What is meant by ‘racking’ a wine?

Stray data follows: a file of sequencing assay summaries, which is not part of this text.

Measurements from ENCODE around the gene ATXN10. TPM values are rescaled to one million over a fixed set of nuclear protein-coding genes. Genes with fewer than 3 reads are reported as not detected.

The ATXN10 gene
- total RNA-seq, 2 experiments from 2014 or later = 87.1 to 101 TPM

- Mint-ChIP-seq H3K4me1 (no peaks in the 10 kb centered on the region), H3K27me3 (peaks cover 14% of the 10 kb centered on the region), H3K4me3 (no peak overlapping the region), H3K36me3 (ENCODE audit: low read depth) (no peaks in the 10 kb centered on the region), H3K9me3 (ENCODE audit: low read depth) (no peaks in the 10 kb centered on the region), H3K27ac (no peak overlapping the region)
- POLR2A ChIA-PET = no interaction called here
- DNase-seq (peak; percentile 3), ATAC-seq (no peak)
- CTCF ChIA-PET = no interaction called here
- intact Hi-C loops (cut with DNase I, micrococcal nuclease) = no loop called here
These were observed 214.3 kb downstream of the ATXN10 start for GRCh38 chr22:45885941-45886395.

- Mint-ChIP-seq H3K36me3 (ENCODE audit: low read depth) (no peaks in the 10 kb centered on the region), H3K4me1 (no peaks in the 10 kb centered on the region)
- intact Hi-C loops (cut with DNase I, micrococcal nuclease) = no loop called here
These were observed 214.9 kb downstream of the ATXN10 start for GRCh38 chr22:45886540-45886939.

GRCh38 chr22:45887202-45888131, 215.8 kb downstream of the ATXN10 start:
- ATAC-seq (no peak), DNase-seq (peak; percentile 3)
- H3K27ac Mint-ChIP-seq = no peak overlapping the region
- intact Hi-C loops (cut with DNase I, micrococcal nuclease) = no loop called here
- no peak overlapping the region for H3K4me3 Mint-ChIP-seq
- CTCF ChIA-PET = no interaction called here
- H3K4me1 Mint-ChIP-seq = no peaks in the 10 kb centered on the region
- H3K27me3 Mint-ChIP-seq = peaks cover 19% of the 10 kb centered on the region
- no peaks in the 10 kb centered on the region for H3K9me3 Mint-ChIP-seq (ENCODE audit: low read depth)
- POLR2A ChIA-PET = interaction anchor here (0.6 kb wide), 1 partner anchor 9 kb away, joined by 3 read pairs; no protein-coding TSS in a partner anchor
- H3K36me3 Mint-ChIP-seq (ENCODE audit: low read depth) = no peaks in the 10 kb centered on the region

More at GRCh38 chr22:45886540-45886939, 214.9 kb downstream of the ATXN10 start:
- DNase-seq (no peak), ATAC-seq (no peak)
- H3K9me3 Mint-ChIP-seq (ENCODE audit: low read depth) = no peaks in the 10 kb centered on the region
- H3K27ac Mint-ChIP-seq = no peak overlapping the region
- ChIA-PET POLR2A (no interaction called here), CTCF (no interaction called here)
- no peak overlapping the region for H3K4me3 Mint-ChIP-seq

I have often heard winemakers say the wine has not been filtered, but only ‘racked’. Sometimes they add that the wine was ‘fined’. What’s this all about? These are all ways of clarifying wines by removing the suspended particles, particularly yeast (the lees). Once the lees have settled at the bottom of a barrel or tank, the wine can be gently pumped out from a level higher than that of the lees. This way the lees are left lying at the bottom of the tank and the clear wine is drawn off. Fining is done by adding certain substances (like egg white) to the wine. The egg white spreads across the surface of the wine and then slowly sinks to the bottom of the tank, taking all the suspended particles down with it. The clear wine can then be drawn off and bottled. These processes are considered preferable to filtration, in which the wine is pumped under pressure through a series of paper filters to remove any sediment. Filtration sometimes removes some of the flavours of the wine, and can leave a slight ‘cardboard’ taste in the wine unless it is very carefully done.